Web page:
BIM is supposed to integrate all the information that describes a building into one shared model that everyone contributes to and retrieves information from. A lofty and worthy goal. Technology is up to the challenge. Apparently people aren't. The new wisdom is that BIM is 10% technology and 90% social. Uh oh.
Architects and engineers seem to be the only ones who get it; but not necessarily all of them or even the architects and engineers on the same team. It looks like the two groups that stand to benefit the most from BIM either can't be bothered or don't know how to change.
Contractors are easy to understand. Even the biggish outfits struggle with electronic anything. With BIM they are going to need to learn to use a system that is more sophisticated than anything they have ever done. It isn't just a familiar process made digital, it is a whole different process. This change for them is going to be generational. Or BIM has to present itself to them in a form that they are familiar with.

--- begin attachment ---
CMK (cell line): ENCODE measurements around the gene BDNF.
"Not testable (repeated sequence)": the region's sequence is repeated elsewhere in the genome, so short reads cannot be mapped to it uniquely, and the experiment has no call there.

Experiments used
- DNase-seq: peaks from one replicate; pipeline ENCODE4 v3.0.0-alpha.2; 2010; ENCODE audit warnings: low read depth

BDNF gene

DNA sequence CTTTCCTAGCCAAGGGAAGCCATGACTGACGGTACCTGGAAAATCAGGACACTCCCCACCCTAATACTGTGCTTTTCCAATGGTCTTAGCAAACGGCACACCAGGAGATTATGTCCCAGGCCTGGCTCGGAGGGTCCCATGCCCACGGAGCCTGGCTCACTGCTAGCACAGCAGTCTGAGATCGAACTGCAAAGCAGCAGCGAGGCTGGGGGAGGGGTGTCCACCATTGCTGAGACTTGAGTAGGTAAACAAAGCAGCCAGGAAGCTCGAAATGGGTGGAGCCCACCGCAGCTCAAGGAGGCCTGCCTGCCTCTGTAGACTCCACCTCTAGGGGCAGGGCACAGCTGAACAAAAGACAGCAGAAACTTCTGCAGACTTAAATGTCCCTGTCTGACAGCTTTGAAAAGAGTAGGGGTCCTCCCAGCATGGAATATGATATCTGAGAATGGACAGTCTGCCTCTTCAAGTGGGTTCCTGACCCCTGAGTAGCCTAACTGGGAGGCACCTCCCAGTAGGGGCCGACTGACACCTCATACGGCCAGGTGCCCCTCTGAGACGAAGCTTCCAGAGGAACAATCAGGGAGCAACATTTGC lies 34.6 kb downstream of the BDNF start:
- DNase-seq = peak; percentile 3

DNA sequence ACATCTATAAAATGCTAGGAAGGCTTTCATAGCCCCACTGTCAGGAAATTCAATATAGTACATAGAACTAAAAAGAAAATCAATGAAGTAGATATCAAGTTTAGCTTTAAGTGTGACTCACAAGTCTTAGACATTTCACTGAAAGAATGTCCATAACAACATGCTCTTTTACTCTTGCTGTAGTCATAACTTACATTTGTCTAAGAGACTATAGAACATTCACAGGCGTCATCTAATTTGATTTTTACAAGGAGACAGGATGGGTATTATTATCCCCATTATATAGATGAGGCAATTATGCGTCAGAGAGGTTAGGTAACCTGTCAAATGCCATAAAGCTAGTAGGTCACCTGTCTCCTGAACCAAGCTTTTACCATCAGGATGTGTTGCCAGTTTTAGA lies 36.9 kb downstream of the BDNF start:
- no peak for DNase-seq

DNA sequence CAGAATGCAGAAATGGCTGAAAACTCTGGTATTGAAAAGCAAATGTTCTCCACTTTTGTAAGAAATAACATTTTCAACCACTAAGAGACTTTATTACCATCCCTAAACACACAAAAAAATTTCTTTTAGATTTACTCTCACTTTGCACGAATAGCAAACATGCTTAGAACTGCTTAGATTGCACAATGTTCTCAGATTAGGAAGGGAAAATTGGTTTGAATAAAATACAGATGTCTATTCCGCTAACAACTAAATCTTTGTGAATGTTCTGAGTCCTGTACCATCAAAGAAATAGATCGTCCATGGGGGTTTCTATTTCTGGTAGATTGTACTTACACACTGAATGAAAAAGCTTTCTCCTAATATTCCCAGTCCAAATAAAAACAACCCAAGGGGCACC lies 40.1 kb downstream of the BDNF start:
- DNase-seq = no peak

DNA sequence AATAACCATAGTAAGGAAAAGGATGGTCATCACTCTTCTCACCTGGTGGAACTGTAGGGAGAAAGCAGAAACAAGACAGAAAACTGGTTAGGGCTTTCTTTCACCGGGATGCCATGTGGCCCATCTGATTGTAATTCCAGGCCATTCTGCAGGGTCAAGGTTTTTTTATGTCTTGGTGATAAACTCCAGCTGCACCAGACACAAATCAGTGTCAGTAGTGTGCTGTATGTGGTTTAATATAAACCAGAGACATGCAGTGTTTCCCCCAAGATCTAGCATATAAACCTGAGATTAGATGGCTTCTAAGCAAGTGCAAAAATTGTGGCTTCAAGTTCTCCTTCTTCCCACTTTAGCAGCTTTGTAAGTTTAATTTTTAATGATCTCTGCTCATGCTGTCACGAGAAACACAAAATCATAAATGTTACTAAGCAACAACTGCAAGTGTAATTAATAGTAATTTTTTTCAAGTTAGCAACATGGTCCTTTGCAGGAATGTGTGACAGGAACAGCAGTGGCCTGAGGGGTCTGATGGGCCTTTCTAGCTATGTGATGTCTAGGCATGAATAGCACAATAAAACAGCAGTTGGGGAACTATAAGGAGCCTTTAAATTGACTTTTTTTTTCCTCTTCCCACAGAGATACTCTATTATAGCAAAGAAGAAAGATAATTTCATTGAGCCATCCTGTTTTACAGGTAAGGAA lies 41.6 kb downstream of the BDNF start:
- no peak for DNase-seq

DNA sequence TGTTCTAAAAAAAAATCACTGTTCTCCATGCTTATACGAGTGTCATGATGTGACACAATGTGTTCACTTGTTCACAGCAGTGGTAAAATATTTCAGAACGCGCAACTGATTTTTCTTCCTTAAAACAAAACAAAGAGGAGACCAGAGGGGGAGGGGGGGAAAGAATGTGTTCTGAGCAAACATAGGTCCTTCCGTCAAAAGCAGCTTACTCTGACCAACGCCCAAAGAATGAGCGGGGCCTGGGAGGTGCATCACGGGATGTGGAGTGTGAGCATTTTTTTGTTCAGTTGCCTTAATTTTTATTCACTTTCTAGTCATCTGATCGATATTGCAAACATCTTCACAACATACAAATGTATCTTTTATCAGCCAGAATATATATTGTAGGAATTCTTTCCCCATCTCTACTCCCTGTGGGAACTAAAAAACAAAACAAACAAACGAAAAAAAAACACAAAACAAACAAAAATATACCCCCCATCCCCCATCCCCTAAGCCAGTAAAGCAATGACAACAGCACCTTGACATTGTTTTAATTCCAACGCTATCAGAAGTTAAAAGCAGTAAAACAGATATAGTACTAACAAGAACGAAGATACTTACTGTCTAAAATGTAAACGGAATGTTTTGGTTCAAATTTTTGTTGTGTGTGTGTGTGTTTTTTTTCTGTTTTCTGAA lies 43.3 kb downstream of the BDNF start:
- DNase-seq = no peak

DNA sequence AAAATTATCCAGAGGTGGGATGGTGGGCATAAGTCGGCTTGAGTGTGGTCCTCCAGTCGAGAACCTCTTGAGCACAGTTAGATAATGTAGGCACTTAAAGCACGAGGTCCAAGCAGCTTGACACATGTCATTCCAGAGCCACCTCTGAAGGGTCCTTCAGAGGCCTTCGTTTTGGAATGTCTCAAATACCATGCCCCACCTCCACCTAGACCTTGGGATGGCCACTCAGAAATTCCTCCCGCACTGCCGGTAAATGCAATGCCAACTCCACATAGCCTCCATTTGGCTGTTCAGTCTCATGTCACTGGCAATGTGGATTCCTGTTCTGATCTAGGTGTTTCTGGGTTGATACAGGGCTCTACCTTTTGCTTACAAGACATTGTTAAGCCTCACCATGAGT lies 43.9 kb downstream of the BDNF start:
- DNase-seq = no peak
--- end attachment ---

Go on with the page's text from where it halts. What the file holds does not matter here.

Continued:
Owners are nearly the same as contractors. They come in all sizes and levels of sophistication. Some can't even find the 'blueprints' you gave them last month, much less know why they would want to. Others, like a university, may even have architects on staff and a policy that says they want BIM. Remember though, these architects remodel spaces in buildings built without BIM and hire big firms to do any heavy lifting. They probably own a BIM package. Someone may know how it works. But interfacing with the big firm would be the only reason they have to use it - to print out drawings for review. The building management group might use BIM if it weren't easier to just go look at what you need to repair/upgrade/change.
So BIM will remain synonymous with 3D design until Autodesk and Archicad find a way to make BIM as easy as using email or a spreadsheet. Oh, and lowering the cost of ownership might speed the process up.